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How International Reputation Matters: From the CIS Seminar Series

Linking Alliance Violations to the Formation and Design of Future Alliance Contracts

NEIL NARANG, Assistant Professor of Political Science at the University of California, Santa Barbara, investigates the role of international reputation in alliance politics by developing a signaling theory linking past alliance violations with the formation and design of future alliance commitments.

Benjamin Graham, Assistant Professof of International Relations, will be serving as discussant for this talk. 

In this paper Narang and his colleagues investigate the role of international reputation in alliance politics by developing a signaling theory linking past alliance violations with the formation and design of future alliance commitments. In their theory, past violations are useful signals of future alliance reliability conditional on whether they effectively separate reliable from unreliable alliance partners.  It follows that states evaluating potential alliance partners will interpret past violations in their context when deciding to enter a new alliance, attaching less weight to violations in “harder times”, when many states are defaulting on their alliance commitments, and more weight to violations in “easier-times”, when fewer states are defaulting on their alliances. They test the empirical implications of our model using bilateral alliance data from 1919-1989.  Consistent with their theory, states are significantly more likely to form new alliances and offer better terms to states that violated in harder-times than states that violated in easier-times.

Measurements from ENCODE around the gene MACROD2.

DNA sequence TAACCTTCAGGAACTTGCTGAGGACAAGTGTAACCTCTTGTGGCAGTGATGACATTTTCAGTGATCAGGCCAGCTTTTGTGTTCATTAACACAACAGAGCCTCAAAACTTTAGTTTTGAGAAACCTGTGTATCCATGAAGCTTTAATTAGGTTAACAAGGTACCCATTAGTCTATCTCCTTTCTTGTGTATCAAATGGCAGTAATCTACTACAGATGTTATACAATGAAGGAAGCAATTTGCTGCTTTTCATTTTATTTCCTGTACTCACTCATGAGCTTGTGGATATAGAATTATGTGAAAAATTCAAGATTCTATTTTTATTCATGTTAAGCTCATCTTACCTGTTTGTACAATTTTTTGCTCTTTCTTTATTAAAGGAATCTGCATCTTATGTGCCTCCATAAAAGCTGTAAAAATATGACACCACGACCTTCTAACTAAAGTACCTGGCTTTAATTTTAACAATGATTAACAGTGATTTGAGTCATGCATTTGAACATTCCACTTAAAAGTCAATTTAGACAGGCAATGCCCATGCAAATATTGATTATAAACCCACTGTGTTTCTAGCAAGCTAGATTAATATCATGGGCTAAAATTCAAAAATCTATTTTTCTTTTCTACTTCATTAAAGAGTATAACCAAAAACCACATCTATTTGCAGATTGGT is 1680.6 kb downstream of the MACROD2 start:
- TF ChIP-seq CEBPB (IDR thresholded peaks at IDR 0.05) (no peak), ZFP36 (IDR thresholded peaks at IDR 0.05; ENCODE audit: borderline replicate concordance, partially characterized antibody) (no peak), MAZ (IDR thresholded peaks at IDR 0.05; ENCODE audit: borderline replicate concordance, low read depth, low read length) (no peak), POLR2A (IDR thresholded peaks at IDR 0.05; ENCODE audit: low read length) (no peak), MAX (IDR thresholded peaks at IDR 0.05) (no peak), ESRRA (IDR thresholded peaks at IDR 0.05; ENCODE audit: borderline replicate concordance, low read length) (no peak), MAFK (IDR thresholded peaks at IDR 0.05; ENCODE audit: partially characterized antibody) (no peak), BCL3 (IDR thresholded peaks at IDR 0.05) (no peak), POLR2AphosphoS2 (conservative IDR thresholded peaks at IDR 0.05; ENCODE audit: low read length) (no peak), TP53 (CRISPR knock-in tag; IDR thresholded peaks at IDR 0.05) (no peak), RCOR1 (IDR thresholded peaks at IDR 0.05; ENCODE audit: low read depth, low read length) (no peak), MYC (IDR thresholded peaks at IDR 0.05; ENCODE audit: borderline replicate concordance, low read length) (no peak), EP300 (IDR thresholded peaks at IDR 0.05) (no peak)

About Neil Narang:

Neil Narang is currently an Assistant Professor in the Department of Political Science at the University of California, Santa Barbara. From 2011-2012 he was a Postdoctoral Fellow at the Christopher H. Browne Center for International Politics at the University of Pennsylvania. He received his PhD in Political Science from the University of California, San Diego in 2011 and earned his BA in Molecular Cell Biology and Political Science from the University of California, Berkeley in 2004.

His research interests include international relations, international security, civil war and post-conflict reconstruction. He is currently working on two ongoing research projects related to international politics. The first project follows from his dissertation research, which examines the causes and consequences of humanitarian assistance as a peacebuilding strategy in conflict and post-conflict states. The second project explores how international reputation matters in alliance politics.

More info: http://polisci2.ucsd.edu/nnarang/